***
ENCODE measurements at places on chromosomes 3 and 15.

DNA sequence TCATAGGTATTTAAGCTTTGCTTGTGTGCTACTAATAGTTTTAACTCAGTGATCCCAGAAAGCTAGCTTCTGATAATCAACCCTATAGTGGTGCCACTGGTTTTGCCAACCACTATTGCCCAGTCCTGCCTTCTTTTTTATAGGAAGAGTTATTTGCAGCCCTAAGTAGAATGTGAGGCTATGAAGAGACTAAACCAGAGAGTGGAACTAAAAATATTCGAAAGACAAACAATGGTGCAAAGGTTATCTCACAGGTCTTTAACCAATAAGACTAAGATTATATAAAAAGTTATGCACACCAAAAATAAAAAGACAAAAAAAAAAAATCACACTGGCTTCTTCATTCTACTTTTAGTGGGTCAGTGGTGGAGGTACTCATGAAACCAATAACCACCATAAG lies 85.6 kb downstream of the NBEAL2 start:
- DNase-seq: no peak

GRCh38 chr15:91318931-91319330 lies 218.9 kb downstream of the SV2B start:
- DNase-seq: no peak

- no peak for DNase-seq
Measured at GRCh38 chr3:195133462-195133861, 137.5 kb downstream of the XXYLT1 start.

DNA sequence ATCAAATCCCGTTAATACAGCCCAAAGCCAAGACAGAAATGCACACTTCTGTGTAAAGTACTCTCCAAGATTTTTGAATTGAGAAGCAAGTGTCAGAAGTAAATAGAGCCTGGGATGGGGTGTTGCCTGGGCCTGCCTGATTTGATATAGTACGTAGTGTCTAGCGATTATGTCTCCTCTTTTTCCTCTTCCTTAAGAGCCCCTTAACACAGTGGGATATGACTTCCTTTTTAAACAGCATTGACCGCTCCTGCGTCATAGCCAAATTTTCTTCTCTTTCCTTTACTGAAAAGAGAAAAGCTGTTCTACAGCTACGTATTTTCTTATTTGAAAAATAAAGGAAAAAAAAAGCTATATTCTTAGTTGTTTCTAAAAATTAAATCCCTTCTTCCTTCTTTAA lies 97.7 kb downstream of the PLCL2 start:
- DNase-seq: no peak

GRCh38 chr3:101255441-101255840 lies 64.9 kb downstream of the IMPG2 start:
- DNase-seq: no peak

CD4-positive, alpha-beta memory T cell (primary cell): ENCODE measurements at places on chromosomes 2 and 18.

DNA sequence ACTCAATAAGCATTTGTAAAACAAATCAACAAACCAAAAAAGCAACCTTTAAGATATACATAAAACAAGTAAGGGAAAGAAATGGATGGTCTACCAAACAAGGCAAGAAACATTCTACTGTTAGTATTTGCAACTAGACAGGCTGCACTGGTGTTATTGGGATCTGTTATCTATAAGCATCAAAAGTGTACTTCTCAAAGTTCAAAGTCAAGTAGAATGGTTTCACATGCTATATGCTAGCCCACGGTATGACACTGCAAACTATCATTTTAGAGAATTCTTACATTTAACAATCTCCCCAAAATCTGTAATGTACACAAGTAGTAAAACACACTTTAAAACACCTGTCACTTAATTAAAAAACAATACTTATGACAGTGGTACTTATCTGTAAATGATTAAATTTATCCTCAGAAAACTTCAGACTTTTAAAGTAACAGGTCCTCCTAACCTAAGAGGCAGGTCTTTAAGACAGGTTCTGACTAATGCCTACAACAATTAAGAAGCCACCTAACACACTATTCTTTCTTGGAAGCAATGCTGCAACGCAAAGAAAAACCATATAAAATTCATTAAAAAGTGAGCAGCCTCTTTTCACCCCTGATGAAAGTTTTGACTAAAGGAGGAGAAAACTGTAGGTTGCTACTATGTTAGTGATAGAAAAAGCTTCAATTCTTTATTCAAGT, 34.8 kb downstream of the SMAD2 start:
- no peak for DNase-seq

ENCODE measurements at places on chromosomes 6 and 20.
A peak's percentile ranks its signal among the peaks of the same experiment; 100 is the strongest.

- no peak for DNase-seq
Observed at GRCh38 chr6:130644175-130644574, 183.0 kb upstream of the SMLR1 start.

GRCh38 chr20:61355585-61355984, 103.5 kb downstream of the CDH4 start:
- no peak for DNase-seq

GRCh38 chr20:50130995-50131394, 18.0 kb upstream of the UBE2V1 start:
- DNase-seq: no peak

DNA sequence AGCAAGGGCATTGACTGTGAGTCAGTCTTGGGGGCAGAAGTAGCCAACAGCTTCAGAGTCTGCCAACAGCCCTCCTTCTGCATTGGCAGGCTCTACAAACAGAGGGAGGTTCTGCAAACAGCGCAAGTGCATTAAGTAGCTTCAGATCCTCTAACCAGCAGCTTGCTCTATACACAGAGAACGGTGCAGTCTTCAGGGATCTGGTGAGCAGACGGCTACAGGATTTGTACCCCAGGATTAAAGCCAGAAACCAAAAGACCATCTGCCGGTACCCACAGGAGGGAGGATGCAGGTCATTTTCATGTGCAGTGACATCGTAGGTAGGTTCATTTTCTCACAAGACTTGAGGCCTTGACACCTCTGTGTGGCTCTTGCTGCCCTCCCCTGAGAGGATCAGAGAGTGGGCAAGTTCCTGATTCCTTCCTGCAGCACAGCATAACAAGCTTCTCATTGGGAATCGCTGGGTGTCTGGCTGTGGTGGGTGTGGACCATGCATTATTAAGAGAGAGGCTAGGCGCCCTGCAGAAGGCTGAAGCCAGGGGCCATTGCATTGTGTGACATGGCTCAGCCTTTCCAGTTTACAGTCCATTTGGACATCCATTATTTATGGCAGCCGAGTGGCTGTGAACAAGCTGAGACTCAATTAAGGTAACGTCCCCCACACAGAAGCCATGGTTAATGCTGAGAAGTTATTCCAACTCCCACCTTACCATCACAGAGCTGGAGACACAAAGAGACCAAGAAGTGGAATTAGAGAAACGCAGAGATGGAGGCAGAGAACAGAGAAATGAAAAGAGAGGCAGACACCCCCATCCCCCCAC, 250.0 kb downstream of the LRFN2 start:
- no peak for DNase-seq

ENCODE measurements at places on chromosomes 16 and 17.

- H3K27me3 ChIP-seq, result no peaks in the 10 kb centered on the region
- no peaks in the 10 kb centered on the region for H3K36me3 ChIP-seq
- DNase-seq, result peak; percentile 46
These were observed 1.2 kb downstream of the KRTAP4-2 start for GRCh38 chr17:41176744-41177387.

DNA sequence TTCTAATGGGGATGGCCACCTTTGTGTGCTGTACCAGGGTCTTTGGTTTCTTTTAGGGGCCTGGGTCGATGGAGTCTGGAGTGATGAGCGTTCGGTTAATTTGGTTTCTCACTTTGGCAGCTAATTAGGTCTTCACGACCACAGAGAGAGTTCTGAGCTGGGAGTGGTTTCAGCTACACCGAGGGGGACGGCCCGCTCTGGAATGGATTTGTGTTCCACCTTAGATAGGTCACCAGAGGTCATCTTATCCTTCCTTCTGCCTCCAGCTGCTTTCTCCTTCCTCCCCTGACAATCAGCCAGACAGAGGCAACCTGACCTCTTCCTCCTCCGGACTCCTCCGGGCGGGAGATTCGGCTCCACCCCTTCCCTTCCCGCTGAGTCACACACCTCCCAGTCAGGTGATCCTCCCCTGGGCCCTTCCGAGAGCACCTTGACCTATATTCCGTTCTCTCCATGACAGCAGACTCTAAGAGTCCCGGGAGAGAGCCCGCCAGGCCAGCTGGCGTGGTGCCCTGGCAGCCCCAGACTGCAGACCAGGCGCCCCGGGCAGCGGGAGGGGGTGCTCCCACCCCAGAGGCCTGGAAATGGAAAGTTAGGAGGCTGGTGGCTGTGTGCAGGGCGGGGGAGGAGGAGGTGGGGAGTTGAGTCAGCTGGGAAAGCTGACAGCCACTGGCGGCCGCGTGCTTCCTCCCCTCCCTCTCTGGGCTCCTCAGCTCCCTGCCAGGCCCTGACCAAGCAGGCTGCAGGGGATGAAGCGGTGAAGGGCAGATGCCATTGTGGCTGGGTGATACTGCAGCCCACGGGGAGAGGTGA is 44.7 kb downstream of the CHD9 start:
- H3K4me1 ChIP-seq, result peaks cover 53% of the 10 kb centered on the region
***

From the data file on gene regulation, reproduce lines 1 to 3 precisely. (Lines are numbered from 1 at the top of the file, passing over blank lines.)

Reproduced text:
ENCODE measurements at places on chromosomes 3 and 15.

DNA sequence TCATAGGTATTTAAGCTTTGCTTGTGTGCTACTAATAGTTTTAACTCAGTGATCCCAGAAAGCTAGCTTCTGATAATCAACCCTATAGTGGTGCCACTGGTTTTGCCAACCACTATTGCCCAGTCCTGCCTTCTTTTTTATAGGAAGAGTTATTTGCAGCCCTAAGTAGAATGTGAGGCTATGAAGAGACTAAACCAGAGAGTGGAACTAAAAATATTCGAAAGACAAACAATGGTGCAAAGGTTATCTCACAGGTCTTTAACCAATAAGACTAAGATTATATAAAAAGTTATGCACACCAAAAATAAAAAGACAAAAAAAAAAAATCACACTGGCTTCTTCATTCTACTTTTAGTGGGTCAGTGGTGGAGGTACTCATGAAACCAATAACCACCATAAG lies 85.6 kb downstream of the NBEAL2 start:
- DNase-seq: no peak